Gastric bypass

The gastric bypass or stomach bypass is one of the surgical techniques for treating morbid obesity. Alongside purely restrictive techniques, such as gastric banding, and largely malabsorptive techniques, such as Biliopancreatic Derivation by Scopinaro, this is a combined technique.

As with a purely restrictive intervention such as the adjustable gastric band, this surgery is largely a restriction of the food intake, with reduced digestion a less important factor. However, the long-term results are noticeably better than those for purely restrictive surgery. This is due to reduced food intake, a reduced feeling of hunger and the existence of “dumping”(a feeling of being unwell) when ingesting sugars.

Practically every case involves a laparoscopic operation or keyhole surgery. Via small incisions of 0.5 to 1 cm, the surgeon makes 5 to 7 trocarts (operating canals).

A small stomach pouch of about 15 ml is separated from the stomach and sealed with staples. With this technique the stomach and the small intestine are left intact! The small intestine is then cut 50 cm from the point at which it starts. The bottom part of the small intestine is then linked to the small stomach pouch. This can be done by means of staples or stitches. The top part of the small intestine is then rejoined to the other part about 100 cm from the stomach. The surgeon may decide to alter the length of these intestine segments.

As a result the stomach and duodenum are bypassed, so that food no longer passes through the stomach. The food does not mix with gastric, gall and pancreas juices until it reaches the point where the 2 small intestine loops meet each other.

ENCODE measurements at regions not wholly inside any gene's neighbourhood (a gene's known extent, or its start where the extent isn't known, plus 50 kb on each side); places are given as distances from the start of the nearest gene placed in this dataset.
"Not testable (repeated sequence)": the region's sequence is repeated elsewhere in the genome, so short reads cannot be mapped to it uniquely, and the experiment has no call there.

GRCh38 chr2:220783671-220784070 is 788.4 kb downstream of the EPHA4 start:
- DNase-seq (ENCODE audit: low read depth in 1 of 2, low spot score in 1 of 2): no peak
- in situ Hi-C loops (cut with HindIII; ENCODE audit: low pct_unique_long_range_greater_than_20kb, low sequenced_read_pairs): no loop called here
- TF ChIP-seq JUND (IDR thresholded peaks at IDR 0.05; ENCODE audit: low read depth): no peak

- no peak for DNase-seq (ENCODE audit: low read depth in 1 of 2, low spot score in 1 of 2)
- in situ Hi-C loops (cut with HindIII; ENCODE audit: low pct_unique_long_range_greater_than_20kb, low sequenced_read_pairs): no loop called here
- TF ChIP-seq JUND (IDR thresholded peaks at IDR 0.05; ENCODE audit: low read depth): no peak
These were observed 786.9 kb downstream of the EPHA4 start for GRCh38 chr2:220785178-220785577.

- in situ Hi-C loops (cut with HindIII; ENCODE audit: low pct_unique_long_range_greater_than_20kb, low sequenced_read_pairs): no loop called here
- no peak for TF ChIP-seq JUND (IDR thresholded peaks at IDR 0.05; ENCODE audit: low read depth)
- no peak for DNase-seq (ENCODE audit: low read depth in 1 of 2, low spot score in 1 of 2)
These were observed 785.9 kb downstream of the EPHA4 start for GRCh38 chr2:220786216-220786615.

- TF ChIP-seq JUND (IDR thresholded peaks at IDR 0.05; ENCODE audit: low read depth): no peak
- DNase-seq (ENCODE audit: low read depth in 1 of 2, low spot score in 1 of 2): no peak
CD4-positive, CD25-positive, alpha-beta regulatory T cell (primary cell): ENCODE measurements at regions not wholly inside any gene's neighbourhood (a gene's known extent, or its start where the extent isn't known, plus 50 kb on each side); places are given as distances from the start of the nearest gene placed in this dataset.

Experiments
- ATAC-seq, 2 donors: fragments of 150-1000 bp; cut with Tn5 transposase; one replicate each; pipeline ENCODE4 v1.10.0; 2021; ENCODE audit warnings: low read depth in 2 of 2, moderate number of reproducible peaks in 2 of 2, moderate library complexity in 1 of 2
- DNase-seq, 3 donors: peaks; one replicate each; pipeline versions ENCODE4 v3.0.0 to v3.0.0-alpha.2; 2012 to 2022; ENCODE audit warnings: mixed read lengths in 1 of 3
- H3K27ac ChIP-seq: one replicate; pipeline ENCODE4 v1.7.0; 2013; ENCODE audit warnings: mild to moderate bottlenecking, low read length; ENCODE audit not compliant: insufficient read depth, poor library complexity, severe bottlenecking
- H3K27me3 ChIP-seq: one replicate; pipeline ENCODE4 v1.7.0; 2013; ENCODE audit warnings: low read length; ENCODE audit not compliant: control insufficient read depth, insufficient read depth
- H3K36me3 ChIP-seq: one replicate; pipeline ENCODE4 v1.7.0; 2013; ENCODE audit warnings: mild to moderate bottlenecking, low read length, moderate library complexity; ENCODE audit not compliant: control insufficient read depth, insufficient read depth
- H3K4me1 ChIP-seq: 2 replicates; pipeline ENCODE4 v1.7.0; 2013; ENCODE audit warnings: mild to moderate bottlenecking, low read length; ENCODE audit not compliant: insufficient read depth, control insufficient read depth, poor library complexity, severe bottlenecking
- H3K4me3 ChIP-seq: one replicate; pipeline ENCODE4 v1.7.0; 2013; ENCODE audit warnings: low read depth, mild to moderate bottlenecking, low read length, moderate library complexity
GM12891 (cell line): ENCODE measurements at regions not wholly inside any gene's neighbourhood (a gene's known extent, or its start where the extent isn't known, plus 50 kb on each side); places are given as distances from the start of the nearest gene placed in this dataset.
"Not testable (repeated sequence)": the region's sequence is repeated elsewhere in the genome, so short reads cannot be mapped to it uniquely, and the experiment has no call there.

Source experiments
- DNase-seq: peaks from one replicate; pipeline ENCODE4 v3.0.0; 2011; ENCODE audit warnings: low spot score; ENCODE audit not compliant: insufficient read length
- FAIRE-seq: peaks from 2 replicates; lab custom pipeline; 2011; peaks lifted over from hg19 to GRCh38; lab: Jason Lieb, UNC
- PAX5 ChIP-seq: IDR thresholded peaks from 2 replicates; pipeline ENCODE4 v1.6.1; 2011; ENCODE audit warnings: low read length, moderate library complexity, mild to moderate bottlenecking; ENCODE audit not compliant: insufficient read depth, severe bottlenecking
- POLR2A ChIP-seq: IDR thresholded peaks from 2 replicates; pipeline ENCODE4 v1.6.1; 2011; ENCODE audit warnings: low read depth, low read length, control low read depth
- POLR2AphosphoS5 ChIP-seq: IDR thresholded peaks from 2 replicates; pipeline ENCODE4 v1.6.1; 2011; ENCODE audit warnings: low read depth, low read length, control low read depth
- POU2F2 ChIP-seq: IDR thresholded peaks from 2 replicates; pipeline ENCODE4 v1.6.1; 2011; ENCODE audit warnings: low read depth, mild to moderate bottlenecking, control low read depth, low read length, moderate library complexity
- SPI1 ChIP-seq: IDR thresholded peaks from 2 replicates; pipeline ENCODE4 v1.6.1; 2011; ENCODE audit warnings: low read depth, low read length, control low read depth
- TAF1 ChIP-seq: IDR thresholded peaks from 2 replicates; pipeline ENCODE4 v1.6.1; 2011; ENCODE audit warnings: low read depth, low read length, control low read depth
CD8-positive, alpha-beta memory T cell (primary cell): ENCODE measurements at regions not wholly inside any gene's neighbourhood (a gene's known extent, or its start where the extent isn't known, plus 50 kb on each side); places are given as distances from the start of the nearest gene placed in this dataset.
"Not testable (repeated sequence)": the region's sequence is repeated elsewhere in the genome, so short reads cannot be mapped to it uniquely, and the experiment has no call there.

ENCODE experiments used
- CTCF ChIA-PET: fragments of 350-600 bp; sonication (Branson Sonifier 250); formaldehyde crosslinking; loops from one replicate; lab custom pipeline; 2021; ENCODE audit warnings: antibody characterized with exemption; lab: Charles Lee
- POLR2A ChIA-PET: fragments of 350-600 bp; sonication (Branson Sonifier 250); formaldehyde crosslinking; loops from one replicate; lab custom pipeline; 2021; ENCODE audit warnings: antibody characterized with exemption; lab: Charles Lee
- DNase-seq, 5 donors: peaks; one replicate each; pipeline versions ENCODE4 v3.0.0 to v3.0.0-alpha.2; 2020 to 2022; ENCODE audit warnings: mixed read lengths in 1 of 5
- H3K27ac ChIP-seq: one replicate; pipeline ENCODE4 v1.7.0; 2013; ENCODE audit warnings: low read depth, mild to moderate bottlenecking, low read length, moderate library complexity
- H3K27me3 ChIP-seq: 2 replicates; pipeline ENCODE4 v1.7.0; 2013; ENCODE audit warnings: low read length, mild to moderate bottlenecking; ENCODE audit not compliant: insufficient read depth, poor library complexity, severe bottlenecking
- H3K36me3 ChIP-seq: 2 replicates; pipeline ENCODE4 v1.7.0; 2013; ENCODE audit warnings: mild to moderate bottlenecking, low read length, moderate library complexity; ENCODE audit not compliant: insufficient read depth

The gastric bypass largely works through reduced food intake (restriction). This is achieved in several ways.

  • Quick feeling of fullness: the small stomach pouch causes an early feeling of fullness, which inhibits the intake of food.
  • Reduced feeling of hunger: the feeling of hunger reduces appreciably. This can be explained by the fact that the stomach pouch is separated from the stomach, as a result of which less of the hunger hormone (ghrelin) is produced.
  • Dumping syndrome: this is an uncomfortable feeling, which is stimulated by the food in the small stomach pouch going directly to the small intestine. This feeling tends to be caused by eating sugars and by eating too quickly. Dumping stops a lot of patients from eating sweets, which is one of the reasons for weight gain after purely restrictive operations, such as gastric banding and gastroplasty. This dumping syndrome differs from patient to patient and appears to increase in the years after surgery


  • 4 taxi trips between airport, hotel and hospital
  • 5 nights stay in a hotel near the hospital for 2 people. This means you stay 1 night before the procedure at the hotel. Then 2 nights at the hospital. And again 2 nights at the hotel.
  • Your personal coach visits you the first evening in the hotel to explain the schedule, answer your questions, handle finances and you 'll receive his visitcard in order to reach him 24/7
  • Consultation with your surgeon in hospital during the morning before OR
  • Visit from your personal coach to give personal advice and addresses of our clinics in your home country if necessary (aftercare)

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